John’s birth is celebrated near the pinnacle of light in the northern hemisphere, the summer solstice. The liturgical calendar reveals something of the reality of John’s mission as a precursor to the Messiah, the Incarnate Son of God who is “the Light that shines in the darkness.” After the summer solstice each year, the amount of sunlight begins to decrease, just as John began to decrease in anticipation of the Messiah’s coming. It reaches its lowest ebb just before Christmas, when the Light of Lights descends from heaven and physical light itself begins to increase.  

  1. “Repent, the Kingdom of God is near.”

A true mystic, John’s interior life and supernatural vision of reality allowed him to lead others to the conviction that they must change their way of life to see Heaven. Baptized by the Holy Spirit in the womb of his mother, John’s life was marked by in-breaking of the Kingdom of Heaven from his earliest days. His words captured reality so clearly they became the first words of Jesus in the Gospel of Mark: “Repent, the Kingdom of God is at hand.”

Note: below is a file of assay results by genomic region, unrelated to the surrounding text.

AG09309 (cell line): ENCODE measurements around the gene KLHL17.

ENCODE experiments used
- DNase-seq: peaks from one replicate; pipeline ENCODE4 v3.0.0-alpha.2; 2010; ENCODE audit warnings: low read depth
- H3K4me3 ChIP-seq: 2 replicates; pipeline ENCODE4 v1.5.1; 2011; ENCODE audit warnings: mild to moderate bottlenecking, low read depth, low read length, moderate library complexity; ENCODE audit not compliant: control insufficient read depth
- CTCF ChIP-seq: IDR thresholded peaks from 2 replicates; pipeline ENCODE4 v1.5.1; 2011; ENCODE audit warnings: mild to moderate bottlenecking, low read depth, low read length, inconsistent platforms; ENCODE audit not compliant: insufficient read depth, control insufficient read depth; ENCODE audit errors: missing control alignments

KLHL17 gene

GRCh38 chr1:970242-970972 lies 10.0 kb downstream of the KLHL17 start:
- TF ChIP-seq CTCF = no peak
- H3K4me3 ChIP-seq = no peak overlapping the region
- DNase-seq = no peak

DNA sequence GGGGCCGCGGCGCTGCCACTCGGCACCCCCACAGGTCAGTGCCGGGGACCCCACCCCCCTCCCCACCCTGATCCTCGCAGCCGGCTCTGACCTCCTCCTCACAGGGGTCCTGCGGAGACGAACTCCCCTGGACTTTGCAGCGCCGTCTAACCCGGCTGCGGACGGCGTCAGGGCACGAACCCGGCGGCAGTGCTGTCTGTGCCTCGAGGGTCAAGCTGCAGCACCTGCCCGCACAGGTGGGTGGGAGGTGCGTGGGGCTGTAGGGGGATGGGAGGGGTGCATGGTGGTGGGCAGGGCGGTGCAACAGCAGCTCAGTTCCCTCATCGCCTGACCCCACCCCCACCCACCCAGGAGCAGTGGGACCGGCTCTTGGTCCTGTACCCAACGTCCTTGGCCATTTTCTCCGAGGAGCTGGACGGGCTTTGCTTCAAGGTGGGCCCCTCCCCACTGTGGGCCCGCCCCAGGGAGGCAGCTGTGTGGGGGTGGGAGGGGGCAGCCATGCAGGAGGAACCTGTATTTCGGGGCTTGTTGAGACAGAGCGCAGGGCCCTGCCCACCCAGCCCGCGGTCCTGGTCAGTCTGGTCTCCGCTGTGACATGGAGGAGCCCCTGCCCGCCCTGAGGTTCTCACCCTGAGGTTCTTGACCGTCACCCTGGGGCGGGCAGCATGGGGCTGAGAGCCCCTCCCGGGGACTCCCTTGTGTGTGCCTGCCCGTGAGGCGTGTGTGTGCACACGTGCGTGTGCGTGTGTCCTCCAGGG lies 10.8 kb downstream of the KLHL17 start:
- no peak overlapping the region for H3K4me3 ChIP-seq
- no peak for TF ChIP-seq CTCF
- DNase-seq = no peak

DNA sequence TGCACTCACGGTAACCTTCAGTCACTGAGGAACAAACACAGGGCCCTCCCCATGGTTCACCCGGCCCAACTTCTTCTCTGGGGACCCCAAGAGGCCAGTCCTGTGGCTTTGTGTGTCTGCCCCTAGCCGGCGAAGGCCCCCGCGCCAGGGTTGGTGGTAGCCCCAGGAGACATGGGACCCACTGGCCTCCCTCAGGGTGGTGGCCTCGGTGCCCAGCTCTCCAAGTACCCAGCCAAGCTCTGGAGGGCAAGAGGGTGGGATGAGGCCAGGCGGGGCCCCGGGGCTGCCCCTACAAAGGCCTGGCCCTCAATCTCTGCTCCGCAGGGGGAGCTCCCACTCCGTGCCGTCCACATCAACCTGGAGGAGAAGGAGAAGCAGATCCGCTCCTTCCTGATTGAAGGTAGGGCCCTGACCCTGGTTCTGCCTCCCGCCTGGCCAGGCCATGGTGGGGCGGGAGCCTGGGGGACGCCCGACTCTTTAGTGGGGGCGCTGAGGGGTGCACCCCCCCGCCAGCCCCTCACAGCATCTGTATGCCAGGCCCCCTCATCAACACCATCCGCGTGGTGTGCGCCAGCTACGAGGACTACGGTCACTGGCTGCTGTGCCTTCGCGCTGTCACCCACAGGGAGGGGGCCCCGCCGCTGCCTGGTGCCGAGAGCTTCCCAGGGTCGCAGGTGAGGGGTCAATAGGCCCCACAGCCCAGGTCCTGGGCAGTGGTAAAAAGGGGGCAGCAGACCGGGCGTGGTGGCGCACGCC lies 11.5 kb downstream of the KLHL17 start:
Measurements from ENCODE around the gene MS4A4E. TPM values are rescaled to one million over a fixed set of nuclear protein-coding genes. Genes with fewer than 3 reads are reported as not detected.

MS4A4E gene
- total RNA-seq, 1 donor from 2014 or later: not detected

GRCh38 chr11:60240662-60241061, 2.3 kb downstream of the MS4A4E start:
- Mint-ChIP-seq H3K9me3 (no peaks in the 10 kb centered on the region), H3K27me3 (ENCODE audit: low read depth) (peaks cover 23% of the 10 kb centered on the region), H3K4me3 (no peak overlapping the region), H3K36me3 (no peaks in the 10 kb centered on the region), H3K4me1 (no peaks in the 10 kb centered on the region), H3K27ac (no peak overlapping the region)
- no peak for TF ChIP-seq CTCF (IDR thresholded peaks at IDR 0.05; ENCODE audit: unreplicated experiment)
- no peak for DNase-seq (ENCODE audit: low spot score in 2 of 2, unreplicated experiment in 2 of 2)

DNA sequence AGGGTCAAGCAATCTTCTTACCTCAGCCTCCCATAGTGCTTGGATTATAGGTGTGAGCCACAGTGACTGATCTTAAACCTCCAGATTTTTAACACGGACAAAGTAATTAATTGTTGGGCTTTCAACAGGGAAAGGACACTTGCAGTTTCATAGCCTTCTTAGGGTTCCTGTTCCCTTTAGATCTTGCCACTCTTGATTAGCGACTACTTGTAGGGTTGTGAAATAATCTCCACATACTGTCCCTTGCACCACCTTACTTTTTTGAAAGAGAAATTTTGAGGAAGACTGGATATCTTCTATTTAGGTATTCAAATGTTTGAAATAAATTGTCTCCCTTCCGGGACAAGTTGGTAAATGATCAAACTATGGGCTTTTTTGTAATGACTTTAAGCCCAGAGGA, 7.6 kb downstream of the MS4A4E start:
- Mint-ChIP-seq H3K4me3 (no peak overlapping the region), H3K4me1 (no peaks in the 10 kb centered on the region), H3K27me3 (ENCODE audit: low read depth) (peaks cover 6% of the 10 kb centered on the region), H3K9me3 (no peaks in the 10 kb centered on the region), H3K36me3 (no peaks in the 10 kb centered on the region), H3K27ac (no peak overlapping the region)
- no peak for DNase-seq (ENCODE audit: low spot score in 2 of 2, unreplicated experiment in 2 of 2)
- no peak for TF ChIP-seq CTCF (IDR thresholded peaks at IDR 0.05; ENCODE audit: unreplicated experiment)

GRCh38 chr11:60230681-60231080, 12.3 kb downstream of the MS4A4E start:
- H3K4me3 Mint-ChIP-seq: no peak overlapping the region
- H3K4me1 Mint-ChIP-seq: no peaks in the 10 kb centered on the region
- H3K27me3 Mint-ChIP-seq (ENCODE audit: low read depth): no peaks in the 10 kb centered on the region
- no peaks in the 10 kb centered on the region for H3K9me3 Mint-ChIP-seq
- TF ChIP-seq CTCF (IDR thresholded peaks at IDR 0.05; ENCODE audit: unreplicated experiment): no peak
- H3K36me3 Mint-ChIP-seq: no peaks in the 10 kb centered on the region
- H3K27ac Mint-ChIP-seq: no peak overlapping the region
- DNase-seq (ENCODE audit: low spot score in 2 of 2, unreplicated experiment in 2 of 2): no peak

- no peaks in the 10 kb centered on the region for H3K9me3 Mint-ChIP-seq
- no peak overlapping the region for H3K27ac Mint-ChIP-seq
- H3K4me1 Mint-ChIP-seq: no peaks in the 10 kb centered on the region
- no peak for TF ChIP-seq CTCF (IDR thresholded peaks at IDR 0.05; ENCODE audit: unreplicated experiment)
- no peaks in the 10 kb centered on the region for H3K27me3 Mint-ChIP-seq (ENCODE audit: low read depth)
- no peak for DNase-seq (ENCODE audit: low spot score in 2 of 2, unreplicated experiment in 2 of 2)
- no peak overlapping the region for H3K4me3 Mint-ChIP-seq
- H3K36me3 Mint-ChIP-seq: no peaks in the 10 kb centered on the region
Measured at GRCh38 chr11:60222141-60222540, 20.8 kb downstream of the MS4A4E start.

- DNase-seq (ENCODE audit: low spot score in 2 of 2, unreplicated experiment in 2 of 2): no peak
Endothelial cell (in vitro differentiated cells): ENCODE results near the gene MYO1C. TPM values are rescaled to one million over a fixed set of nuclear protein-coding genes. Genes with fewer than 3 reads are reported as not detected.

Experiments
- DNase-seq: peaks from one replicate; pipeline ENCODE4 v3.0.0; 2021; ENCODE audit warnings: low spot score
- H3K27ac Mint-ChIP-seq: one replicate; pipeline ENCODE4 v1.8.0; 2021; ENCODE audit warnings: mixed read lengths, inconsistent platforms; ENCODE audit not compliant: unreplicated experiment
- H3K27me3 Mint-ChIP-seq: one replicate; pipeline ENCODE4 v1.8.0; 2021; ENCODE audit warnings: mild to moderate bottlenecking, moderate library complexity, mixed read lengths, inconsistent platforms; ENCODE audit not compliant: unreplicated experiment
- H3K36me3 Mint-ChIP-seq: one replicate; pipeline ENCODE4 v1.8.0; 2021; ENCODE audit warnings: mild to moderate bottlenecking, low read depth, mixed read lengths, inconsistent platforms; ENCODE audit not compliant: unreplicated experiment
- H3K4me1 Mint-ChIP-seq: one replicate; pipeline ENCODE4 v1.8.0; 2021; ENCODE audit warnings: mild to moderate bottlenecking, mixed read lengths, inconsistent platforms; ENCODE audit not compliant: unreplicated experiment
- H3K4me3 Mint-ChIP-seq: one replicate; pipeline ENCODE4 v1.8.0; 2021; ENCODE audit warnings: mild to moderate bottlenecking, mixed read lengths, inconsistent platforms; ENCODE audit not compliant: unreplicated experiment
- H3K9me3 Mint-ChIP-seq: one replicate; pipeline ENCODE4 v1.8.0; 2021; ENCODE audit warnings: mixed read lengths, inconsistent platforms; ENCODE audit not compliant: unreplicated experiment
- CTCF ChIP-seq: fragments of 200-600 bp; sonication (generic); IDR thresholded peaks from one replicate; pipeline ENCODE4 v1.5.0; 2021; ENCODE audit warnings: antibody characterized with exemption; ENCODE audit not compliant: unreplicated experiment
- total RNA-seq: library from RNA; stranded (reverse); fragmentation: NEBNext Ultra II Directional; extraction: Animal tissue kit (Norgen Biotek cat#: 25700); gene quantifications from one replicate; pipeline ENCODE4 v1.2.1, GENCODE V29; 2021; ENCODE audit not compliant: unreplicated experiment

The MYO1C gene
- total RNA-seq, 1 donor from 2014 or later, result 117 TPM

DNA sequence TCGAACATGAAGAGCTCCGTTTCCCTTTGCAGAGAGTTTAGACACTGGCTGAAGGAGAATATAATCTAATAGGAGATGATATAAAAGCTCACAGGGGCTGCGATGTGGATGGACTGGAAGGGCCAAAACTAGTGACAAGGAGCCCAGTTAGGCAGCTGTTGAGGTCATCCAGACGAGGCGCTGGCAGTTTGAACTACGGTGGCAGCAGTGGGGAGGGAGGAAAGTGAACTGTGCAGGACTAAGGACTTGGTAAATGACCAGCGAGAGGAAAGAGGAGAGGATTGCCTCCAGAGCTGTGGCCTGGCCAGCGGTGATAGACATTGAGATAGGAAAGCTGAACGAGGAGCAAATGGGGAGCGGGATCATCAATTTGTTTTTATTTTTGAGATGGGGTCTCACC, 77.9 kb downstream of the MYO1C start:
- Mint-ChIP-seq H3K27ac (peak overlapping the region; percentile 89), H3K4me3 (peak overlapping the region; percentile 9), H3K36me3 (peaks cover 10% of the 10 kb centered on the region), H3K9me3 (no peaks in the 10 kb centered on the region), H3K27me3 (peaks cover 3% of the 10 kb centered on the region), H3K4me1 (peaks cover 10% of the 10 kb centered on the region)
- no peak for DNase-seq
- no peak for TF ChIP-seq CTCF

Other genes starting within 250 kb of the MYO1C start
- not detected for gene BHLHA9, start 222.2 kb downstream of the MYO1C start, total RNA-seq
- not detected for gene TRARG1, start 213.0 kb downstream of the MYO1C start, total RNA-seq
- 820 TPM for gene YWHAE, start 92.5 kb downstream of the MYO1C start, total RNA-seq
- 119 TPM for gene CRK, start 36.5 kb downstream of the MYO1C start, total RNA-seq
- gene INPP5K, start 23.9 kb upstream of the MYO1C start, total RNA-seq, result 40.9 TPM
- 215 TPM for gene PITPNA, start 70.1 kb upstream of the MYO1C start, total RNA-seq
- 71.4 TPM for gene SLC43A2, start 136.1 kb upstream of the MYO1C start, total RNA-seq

1. “You brood of vipers, who warned you to flee before the coming wrath?”

John the Baptist wasn’t much for hypocrisy, as evidenced by his choice words for the Pharisees and Sadducees. He spoke kindly of tax collectors and prostitutes who repented, however. His words are a not so gentle reminder that humble acknowledgment of our sins is more important than keeping up appearances.

  1. “Behold, the Lamb of God!”

John the Baptist was among the first to recognize the divinity of Jesus. Not only does he leap in the womb, he instructs his own disciples Andrew and John to follow Jesus, calling him the Lamb of God. The priest repeats this startling recognition of Jesus’ identity at every Mass: “Behold, the Lamb of God, who takes away the sins of the world.”

May the words of John the Baptist kindle the fire of love within you on this solemnity so that you may decrease, see Heaven in the midst of everyday life, live with integrity, and behold the Lamb of God.

Why was Spider-Man at Pope Francis’ general audience?